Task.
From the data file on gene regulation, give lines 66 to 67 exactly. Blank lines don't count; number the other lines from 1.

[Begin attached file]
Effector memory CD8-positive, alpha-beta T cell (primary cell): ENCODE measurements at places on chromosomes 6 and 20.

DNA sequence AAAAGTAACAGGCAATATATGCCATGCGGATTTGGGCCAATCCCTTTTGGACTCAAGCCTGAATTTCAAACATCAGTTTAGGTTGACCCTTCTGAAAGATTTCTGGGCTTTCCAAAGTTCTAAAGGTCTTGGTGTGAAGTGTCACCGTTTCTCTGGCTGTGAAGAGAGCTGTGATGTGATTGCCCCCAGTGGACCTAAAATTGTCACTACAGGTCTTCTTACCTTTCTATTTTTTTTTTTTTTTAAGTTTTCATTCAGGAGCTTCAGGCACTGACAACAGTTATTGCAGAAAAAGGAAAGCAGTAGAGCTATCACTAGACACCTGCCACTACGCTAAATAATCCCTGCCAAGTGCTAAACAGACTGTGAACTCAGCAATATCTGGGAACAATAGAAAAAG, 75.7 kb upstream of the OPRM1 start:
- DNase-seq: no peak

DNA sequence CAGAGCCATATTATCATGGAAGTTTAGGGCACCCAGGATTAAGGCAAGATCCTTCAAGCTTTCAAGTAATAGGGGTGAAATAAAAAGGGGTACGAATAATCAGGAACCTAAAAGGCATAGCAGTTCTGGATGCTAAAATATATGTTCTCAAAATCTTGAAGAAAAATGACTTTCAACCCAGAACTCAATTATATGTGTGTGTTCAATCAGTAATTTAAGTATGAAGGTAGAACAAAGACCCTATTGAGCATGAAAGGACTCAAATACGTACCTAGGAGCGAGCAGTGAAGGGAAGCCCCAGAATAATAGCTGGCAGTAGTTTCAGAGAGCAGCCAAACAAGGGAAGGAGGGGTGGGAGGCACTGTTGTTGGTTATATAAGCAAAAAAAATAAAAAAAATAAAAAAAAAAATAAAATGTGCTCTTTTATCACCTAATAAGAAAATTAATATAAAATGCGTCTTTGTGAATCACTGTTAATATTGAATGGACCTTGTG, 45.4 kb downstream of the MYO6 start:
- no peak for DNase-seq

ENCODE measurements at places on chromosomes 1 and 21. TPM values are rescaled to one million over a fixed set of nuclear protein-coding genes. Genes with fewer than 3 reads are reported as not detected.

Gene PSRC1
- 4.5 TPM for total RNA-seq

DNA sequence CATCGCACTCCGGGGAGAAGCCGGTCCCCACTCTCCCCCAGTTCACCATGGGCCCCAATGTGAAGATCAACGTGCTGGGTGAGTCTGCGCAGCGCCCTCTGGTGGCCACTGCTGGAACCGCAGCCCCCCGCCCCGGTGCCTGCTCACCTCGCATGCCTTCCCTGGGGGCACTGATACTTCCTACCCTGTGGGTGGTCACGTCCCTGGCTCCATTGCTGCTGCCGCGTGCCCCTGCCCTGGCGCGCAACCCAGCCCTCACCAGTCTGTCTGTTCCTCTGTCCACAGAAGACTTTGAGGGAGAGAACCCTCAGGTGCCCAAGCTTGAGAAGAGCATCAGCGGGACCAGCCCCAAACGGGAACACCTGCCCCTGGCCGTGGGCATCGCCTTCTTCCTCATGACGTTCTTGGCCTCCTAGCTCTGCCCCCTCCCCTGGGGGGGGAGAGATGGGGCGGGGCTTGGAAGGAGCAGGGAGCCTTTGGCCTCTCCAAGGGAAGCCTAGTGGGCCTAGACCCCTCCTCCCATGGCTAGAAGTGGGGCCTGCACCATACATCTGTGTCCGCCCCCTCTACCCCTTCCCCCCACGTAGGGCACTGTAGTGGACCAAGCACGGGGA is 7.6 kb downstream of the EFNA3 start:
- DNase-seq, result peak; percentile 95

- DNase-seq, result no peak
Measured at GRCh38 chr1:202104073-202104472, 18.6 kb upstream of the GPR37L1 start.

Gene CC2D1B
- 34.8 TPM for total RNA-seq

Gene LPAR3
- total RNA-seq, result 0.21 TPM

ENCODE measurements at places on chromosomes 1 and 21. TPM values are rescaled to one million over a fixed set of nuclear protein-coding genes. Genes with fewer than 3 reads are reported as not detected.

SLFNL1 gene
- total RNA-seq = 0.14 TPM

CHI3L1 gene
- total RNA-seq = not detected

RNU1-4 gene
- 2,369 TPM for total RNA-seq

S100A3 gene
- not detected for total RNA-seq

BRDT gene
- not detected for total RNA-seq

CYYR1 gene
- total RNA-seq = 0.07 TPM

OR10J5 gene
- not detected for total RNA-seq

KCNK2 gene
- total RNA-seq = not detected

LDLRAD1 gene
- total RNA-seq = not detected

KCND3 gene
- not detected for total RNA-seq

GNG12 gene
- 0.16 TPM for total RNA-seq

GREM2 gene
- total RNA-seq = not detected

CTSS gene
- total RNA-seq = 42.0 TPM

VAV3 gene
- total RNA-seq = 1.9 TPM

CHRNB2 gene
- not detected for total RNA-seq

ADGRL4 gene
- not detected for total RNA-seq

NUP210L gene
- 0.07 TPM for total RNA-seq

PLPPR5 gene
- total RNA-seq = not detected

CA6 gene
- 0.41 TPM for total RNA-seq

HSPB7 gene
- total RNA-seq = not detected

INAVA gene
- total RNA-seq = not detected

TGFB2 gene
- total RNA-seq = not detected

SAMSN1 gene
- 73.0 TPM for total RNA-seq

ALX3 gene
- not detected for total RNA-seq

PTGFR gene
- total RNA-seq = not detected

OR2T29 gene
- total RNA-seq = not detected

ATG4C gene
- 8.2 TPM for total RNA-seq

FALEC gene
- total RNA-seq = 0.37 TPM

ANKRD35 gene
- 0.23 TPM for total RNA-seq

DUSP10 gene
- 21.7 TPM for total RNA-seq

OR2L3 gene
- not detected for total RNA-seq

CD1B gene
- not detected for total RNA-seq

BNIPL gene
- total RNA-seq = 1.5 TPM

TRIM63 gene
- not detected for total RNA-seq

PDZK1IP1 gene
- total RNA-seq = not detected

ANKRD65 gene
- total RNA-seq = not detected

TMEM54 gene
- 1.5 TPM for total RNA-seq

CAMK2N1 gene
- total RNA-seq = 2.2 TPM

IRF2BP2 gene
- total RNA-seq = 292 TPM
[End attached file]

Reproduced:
PTGFR gene
- total RNA-seq = not detected